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pubmed: Lassila LV



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Preparation and characterization of high radio-opaque E-glass fiber-reinforced composite with iodine containing methacrylate monomer.
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Preparation and characterization of high radio-opaque E-glass fiber-reinforced composite with iodine containing methacrylate monomer.

Dent Mater. 2017 Feb;33(2):218-225

Authors: He J, Vallittu PK, Lassila LV

Abstract
OBJECTIVE: The purpose of this study was to prepare radio-opaque E-glass fiber-reinforced composite (EFRC) with synthesized iodine containing methacrylate monomer.
METHODS: The synthesized iodine containing methacrylate monomer 2-hydroxy-3- methacryloyloxypropyl(2,3,5- triiodobenzoate) (HMTIB) was mixed with Bis-GMA and MMA in different mass ratio to prepare resin impregnating solution (RIS), and RIS without HMTIB was used as control. CQ and DMAEMA were added as photoinitiation system. E-glass fiber was thoroughly wetted by resin impregnating solution to prepare radio-opaque EFRC. Degree of double bond conversion (DC) was investigated by FT-IR analysis. Fiber volume fraction was analyzed by combustion and gravimetric analyzes. The Flexural strength (FS) and modulus (FM) of EFRC were measured using a three-point bending set up. Water sorption (WS) and solubility (SL) were measured until the mass variation of EFRC in distilled water kept stable. Radiographs were taken to determine the radiopacity of EFRC.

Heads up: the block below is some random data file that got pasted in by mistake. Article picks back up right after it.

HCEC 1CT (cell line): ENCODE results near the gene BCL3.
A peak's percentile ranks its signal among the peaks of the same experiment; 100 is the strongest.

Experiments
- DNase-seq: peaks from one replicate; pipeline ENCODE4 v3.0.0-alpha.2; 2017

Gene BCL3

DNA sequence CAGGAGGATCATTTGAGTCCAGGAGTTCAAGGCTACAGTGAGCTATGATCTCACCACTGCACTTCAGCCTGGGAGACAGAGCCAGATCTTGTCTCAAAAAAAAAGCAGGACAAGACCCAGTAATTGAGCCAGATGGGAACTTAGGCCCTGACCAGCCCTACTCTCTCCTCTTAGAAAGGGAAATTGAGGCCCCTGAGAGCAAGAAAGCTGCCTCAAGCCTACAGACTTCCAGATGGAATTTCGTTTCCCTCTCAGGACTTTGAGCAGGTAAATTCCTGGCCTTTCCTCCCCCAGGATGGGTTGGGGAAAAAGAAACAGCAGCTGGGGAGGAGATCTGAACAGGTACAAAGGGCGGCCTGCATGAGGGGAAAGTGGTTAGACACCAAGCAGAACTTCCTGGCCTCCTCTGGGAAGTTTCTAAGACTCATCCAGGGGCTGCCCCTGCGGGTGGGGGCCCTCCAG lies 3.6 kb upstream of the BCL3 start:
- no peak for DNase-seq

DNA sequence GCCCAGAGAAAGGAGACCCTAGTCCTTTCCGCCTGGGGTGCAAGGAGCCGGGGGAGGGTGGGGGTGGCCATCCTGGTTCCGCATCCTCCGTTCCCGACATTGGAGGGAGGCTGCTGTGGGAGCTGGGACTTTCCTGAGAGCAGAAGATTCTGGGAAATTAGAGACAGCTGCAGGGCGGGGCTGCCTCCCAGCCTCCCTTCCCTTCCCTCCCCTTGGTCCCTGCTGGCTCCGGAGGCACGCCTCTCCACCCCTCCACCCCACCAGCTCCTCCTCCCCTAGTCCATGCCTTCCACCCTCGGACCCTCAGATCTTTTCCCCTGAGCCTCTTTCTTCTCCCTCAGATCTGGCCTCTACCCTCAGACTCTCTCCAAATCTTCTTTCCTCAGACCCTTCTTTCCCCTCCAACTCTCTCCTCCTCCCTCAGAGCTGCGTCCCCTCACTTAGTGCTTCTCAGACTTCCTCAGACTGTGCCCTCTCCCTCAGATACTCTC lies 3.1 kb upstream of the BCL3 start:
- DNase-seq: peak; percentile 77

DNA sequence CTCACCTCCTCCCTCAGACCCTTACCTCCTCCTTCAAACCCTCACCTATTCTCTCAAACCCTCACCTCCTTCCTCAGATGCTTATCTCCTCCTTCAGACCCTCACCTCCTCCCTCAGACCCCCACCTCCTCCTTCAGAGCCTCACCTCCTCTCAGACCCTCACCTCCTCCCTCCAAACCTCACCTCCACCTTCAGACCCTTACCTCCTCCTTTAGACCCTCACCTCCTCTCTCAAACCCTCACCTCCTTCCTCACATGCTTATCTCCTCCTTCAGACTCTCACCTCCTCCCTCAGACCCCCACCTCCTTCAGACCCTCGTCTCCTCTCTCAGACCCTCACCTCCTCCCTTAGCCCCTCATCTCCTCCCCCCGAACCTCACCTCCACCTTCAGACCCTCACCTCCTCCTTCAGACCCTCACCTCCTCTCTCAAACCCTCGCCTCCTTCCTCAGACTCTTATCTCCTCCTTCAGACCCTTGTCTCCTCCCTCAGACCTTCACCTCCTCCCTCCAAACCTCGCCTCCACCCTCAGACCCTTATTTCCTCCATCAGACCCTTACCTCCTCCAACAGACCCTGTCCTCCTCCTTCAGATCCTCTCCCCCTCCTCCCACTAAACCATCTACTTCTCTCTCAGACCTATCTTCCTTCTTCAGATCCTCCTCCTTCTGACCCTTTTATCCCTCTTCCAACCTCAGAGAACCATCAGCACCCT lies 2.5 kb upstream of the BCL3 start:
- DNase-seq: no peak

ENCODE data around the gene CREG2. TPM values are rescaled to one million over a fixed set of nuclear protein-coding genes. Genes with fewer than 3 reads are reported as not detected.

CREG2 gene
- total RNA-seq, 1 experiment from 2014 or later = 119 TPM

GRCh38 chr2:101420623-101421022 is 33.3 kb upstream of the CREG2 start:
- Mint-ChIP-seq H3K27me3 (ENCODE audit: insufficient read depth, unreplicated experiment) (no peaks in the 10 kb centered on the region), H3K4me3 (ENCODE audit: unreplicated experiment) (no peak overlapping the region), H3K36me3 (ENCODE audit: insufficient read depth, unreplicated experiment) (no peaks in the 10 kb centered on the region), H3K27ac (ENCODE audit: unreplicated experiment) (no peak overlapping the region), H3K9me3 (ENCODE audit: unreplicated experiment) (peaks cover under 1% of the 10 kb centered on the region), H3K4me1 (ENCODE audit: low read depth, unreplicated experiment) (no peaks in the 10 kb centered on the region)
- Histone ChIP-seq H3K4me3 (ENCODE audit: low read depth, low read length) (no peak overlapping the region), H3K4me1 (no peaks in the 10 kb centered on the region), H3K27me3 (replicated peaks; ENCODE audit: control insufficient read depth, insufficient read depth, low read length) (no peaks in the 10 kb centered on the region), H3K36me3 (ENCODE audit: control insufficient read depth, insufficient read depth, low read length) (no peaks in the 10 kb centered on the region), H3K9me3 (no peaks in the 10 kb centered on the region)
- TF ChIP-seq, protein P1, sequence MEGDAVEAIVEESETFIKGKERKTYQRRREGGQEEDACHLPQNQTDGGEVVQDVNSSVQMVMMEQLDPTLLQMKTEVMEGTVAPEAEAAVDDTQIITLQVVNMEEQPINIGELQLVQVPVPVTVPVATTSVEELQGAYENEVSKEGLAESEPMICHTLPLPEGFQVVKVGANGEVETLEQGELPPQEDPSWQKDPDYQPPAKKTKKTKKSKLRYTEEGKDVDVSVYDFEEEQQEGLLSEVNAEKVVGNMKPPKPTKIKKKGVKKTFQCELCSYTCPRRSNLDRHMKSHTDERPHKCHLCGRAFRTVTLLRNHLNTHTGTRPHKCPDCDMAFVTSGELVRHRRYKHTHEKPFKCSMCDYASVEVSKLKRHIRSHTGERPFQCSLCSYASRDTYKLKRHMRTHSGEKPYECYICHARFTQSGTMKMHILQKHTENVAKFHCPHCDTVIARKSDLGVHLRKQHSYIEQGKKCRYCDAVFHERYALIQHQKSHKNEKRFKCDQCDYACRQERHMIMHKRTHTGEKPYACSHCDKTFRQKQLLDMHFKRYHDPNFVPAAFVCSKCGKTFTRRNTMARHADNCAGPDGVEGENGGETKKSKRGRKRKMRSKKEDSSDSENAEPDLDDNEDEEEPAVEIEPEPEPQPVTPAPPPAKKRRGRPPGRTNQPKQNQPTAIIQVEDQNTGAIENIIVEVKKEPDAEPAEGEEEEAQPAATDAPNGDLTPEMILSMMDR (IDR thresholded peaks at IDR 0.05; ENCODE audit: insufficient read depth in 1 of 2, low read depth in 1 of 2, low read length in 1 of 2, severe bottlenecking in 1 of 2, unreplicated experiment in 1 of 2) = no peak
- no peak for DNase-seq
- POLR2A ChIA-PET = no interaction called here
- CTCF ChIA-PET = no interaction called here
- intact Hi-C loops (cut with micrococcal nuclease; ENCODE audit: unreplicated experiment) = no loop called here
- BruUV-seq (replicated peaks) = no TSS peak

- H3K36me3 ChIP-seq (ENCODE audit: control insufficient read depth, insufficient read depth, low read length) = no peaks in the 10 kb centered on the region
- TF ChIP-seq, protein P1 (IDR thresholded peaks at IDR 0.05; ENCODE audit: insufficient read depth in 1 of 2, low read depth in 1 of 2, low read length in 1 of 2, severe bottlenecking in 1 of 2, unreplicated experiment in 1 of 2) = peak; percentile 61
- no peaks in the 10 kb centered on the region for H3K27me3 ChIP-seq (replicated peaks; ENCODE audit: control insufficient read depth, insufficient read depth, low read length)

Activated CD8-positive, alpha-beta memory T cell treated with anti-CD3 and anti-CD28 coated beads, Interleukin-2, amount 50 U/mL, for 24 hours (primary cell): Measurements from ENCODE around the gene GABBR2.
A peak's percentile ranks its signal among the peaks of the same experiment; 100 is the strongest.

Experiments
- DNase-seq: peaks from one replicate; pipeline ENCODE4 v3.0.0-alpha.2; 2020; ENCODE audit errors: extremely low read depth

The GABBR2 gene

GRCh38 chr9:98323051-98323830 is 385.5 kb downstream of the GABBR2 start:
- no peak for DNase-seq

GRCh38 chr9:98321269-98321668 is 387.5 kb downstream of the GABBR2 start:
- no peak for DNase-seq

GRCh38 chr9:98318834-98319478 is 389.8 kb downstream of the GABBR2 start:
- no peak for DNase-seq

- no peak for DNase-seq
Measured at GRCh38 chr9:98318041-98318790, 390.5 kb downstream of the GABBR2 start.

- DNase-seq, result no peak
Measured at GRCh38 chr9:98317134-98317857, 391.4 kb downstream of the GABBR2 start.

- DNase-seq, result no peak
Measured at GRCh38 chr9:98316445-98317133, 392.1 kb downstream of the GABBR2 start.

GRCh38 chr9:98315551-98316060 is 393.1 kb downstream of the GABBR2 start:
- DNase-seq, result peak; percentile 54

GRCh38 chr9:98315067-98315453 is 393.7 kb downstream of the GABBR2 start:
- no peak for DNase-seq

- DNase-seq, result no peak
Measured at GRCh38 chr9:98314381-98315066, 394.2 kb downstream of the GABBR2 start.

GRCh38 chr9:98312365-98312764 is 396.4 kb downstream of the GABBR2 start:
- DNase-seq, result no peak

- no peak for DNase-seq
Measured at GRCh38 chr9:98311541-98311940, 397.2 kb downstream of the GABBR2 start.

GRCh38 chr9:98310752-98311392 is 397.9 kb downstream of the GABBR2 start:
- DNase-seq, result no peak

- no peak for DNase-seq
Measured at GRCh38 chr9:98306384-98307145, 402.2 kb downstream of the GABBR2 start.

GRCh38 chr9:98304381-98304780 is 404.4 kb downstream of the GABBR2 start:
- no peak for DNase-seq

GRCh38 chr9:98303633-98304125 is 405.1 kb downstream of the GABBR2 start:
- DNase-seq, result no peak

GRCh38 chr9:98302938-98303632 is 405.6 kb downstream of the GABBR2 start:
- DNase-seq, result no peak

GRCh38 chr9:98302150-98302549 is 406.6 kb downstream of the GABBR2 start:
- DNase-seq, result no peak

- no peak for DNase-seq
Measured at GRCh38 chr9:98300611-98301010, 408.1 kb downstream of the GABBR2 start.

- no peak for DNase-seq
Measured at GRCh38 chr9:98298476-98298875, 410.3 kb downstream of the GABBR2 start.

RESULTS: The FT-IR and 1H NMR spectra of HMTIB revealed that it was the same as designed. ANOVA analysis revealed that increasing HMTIB concentration in RIS would decrease DC and increase fiber volume fraction. When compared with control EFRC, all of HMTIB containing EFRCs had higher or comparable FS and FM, no matter before or after water immersion. WS of EFRC decreased with increasing HMTIB concentration, while SL was nearly kept the same. Radiopacity of EFRC increased with increasing HMTIB concentration.
SIGNIFICANCE: The synthesized monomer HMTIB could be used to prepare EFRC with high radiopacity. Moreover, HMTIB containing EFRC would also have high mechanical properties and low WS.

PMID: 28007395 [PubMed - indexed for MEDLINE]




Surface roughness and the flexural and bend strength of zirconia after different surface treatments.
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Surface roughness and the flexural and bend strength of zirconia after different surface treatments.

J Prosthet Dent. 2016 Oct;116(4):577-583

Authors: Hjerppe J, Närhi TO, Vallittu PK, Lassila LV

Abstract
STATEMENT OF PROBLEM: Different surface treatments are commonly used during the fabrication of zirconia fixed dental prostheses. However, such treatments can affect the properties of the zirconia framework material.
PURPOSE: The purpose of this in vitro study was to determine the effect of different surface treatments on the surface roughness and flexural and bend strength of zirconia.